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15,157
Supporters

Update: Another 2 turtles have been found dead in crab trap gear in Port Stephens. You can read the full article here.

Currently in NSW, endangered turtles and other marine species are frequently fatally caught in witches hat crab traps, a recreational fishing gear type. These same traps have been banned in Qld due to the havoc they cause on marine life.

The Qld ban was implemented to combat ghost-fishing and reduce the entanglement and death of non-targeted species such as turtles, rays and fish. Witches hats are made of a light gauge mesh which can easily tangle some marine species. Also because of their light weight they can drift and become lost, effectively continuing to catch fish (ghost fish) until they become buried or break down.

The current review on NSW Salt and Freshwater Recreational Fishing rules is proposing a reduction of witches hat crab traps from 5 to 4 per person rather than following Queensland's lead and phasing out this destructive fishing gear altogether.

Sign our petition and let the Minister know that we want witches hat crab traps phased out over the next 2 years to stop our endangered marine life dying unnecessarily.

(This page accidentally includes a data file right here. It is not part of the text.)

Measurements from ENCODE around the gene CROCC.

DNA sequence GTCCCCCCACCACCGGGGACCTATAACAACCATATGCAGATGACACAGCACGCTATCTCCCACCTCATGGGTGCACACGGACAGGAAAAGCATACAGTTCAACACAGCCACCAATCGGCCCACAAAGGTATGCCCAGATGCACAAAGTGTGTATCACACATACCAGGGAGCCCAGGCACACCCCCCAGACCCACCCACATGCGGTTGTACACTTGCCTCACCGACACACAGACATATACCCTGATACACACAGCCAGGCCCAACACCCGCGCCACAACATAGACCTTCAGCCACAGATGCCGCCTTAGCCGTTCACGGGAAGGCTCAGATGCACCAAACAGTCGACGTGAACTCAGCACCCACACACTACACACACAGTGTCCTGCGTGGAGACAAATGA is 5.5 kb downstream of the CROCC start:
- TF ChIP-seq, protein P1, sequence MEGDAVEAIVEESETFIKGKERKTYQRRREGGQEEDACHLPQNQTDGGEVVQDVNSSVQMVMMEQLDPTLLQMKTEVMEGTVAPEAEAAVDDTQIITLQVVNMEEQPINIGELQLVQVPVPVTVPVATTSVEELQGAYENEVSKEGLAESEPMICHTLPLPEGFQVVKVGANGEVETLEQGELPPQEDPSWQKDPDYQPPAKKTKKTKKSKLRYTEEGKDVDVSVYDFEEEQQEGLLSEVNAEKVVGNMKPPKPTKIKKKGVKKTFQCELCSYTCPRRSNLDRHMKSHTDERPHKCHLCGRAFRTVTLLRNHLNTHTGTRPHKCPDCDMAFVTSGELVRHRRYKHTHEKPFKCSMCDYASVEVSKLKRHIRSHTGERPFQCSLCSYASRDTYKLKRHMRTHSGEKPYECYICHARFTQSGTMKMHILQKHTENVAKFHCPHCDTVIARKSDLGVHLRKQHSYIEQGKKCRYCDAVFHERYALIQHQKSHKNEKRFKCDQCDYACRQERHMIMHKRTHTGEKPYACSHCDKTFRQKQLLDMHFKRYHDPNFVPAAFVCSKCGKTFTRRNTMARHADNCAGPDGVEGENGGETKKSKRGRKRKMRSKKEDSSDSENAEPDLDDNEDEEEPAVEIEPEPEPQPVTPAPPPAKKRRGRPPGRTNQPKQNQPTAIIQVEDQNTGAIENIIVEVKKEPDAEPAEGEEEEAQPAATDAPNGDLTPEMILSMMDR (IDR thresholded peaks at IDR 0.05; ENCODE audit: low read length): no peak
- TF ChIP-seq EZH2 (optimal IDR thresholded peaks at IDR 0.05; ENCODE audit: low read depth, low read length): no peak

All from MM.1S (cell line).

Letter to
NSW Department of Primary Industries Minister Katrina Hodgkinson
NSW Minister for Environment The Hon. Rob Stokes, MP (NSW Minister for Environment)
RE: Phase out the use of witches hat crab traps in NSW
Currently in NSW turtles and other marine species are being fatally caught in witches hat crab traps, a recreational fishing gear type.

From 2 April 2010 witches hat crab traps, also known as inverted crab dillies were banned in Queensland. The phasing out of witches' hats was announced back in December 2008 as part of an overhaul in recreational and commercial fishing rules for Queensland's inshore fisheries.

The ban was implemented to combat ghost-fishing and reduce the entanglement and death of non-targeted species such as turtles, rays and fish.

Witches hats are made of a light gauge mesh which can easily tangle some marine species. Also because of their light weight they can drift and become lost, effectively continuing to catch fish (ghost fish) until they become buried or break down.

The current review on NSW Salt and Freshwater Recreational Fishing rules is proposing a reduction of witches hat crab traps from 5 to 4 per person rather than following Queensland's lead and phasing out this destructive fishing gear altogether. This is not good enough, particularly since earlier discussions at bag and size limit review meetings included the phase out of this destructive gear type as an option. This is not on the table in the current review.

Witches hat crab traps need to be phased out over the next 2 years to stop our endangered marine life dying unnecessarily.